At the end of the French and Indian Wars, Britain controlled North America from the Atlantic to the Mississippi, as well as most of the West Indies. It had reached the zenith of its empire just as the colonies were beginning to have a sense of nationhood. "Cast your eyes with me a little over this globe to view the deplorable state of your fellow creatures in other countries," wrote the Philadelphia lawyer John Dickinson in 1768. "In Russia, Poland, Bohemia, Hungary, and many parts of Germany there is no such thing as free-holders. . . . But how different is the case amongst us. We enjoy an unprecarious property, and every man may freely taste the fruits of his own labors under his vine and under his fig tree."11
The debt Britain had incurred in the Seven Years' War ensured taxation of the colonies and threatened life under the idyllic American fig tree. In British eyes, the American colonies existed only for the benefit of the mother country, but Americans saw any form of taxation as slavery. New England's objections to the Sugar Act, the Stamp Act, and all the other unpopular acts fueled the fires of independence. John Adams and his failed businessman cousin Samuel, leading radicals in the Continental Congress, were outspoken "Sons of Liberty," a term coined in the British Parliament in 1765 to describe American Stamp Act protestors. Samuel Adams created the Committees of Correspondence, an underground movement with branches springing up throughout New England, to encourage resistance against the British.
The fires of independence were fueled among blacks as well as whites. A Massachusetts petition of 1773 from "a Grate Number of Blacks . . . who . . . are held in a state of slavery within the bowels of a free and Christian Country" asked for freedom and "some part of the unimproved land, belonging to the province, for a settlement, that each of us may there sit down quietly under his own fig tree."12
Quaker Philadelphia was the heart of early eighteenth-century abolitionism. Massachusetts Puritans preached against slavery, but only Quakers argued for justice and equality for blacks on every level of life. In 1727, the twenty-one-year-old Philadelphia printer Benjamin Franklin started a discussion group, the Junto, in which antislavery ideals figured large. Two years later he printed, anonymously, the first of his many antislavery tracts. "A Caution and a Warning to Great Britain and Her Colonies," a pamphlet published in 1766 by a Philadelphia Quaker named Anthony Benezet, was widely circulated. "How many of those who distinguish themselves as Advocates of Liberty remain insensible," he wrote, "to the treatment of thousands and tens of thousands of our fellow men, who . . . are at this very time kept in the most deplorable state of slavery." Meanwhile, Boston's James Otis, another outspoken opponent of Britain's "Intolerable Acts," wrote: "The colonists are by the law of nature free born, as indeed are all men, white or black."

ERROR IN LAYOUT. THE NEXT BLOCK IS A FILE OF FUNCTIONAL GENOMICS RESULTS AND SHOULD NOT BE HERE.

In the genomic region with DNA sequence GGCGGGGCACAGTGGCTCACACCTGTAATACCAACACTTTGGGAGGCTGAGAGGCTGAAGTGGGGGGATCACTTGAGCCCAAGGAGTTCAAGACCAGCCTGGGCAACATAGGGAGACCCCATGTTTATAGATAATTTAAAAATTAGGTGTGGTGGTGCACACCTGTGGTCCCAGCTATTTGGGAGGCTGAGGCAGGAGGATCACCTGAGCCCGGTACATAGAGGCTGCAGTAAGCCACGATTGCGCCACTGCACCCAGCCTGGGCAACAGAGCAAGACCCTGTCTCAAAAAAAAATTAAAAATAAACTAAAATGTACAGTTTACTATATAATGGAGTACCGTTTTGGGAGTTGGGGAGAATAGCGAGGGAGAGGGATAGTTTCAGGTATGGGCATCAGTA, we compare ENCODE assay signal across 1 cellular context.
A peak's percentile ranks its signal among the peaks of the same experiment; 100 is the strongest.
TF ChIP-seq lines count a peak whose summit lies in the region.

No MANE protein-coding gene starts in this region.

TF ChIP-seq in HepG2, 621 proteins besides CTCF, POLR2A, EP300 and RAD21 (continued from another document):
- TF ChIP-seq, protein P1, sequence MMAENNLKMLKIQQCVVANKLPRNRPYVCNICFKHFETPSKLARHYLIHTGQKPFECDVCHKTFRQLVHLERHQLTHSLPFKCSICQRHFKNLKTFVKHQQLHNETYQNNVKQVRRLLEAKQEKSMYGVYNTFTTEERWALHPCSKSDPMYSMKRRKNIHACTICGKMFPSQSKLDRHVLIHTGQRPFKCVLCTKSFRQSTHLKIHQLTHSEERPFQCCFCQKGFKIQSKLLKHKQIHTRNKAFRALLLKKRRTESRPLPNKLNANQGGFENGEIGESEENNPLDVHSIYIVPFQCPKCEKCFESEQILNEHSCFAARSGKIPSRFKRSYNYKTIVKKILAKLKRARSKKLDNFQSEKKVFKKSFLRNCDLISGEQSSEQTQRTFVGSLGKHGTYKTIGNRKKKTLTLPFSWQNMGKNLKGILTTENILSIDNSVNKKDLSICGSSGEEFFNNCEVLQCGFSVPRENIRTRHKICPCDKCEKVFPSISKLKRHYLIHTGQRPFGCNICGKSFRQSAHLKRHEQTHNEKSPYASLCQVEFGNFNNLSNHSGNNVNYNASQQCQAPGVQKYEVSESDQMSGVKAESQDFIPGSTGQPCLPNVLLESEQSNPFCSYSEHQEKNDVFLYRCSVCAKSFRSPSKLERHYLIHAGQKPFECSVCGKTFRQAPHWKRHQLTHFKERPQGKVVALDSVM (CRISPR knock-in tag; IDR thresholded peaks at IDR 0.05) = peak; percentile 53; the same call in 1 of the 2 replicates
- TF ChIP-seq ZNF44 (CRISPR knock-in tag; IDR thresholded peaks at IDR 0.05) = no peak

The upper South seemed to agree with the North that slavery would eventually be abandoned, and in the meantime ameliorated. In 1762, George Washington told his new overseer to "take all necessary and proper care of the Negroes, using them with proper humanity and discretion."13 Young Thomas Jefferson's first legislative action in the 1769 Virginia House of Burgesses was an emancipation measure.14 With so many important advocates, many believed that the new American nation would be free.
Slavery was abolished in the British Isles in 1772. The decision resulted from the suit of one slave, James Somerset, who ran away from his American master in England. Somerset's lawyer, the British abolitionist Granville Sharp, won the case by arguing that since no positive law creating slavery existed in England, it could not be practiced there. Three days after the judgment, a group of two hundred blacks "with their ladies" held a public entertainment in Westminster "to celebrate the triumph of their Brother Somerset."15 British emancipation was a major propaganda coup, but it freed only the twenty thousand-odd slaves living in Britain itself, leaving American and West Indian slavery untouched. Benjamin Franklin wrote to Anthony Benezet about the "hypocrisy" of Britain "for promoting the Guinea trade, while it piqued itself on its virtue . . . in setting free a single Negro."16
By 1774, Boston-whose port was closed until the eighteen thousand pounds of tea dumped in the harbor the previous December was paid for-was the center of abolition as well as revolution. "No country can be called free when there is one slave," wrote James Swan, a Boston merchant and Son of Liberty who had disguised himself as an Indian in the Boston Tea Party.17 "It has always appeared a most iniquitous scheme to me," Abigail Adams wrote to her husband, John, "to fight for what we are daily robbing and plundering from those who have as good a right to freedom as we have."18